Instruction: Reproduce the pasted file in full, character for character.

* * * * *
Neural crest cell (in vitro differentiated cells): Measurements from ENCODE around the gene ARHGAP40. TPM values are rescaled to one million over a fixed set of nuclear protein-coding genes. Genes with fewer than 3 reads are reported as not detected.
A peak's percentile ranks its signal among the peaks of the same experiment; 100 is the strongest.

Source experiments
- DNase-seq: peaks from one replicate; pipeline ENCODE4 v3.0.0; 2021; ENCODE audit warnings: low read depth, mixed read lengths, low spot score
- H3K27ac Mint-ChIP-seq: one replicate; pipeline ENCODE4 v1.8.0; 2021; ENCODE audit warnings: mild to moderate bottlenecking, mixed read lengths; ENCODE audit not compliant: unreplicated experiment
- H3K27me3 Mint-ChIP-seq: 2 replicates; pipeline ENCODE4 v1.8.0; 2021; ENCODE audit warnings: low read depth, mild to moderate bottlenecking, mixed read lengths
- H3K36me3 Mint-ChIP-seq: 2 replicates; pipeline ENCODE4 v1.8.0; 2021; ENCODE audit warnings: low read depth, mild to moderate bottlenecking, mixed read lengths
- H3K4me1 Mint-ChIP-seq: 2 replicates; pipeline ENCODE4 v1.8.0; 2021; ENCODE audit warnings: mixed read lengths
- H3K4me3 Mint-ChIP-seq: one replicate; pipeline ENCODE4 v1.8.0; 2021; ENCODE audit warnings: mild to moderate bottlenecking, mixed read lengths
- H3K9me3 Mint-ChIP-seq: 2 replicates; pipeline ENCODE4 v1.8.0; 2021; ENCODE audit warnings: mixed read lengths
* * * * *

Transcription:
Neural crest cell (in vitro differentiated cells): Measurements from ENCODE around the gene ARHGAP40. TPM values are rescaled to one million over a fixed set of nuclear protein-coding genes. Genes with fewer than 3 reads are reported as not detected.
A peak's percentile ranks its signal among the peaks of the same experiment; 100 is the strongest.

Source experiments
- DNase-seq: peaks from one replicate; pipeline ENCODE4 v3.0.0; 2021; ENCODE audit warnings: low read depth, mixed read lengths, low spot score
- H3K27ac Mint-ChIP-seq: one replicate; pipeline ENCODE4 v1.8.0; 2021; ENCODE audit warnings: mild to moderate bottlenecking, mixed read lengths; ENCODE audit not compliant: unreplicated experiment
- H3K27me3 Mint-ChIP-seq: 2 replicates; pipeline ENCODE4 v1.8.0; 2021; ENCODE audit warnings: low read depth, mild to moderate bottlenecking, mixed read lengths
- H3K36me3 Mint-ChIP-seq: 2 replicates; pipeline ENCODE4 v1.8.0; 2021; ENCODE audit warnings: low read depth, mild to moderate bottlenecking, mixed read lengths
- H3K4me1 Mint-ChIP-seq: 2 replicates; pipeline ENCODE4 v1.8.0; 2021; ENCODE audit warnings: mixed read lengths
- H3K4me3 Mint-ChIP-seq: one replicate; pipeline ENCODE4 v1.8.0; 2021; ENCODE audit warnings: mild to moderate bottlenecking, mixed read lengths
- H3K9me3 Mint-ChIP-seq: 2 replicates; pipeline ENCODE4 v1.8.0; 2021; ENCODE audit warnings: mixed read lengths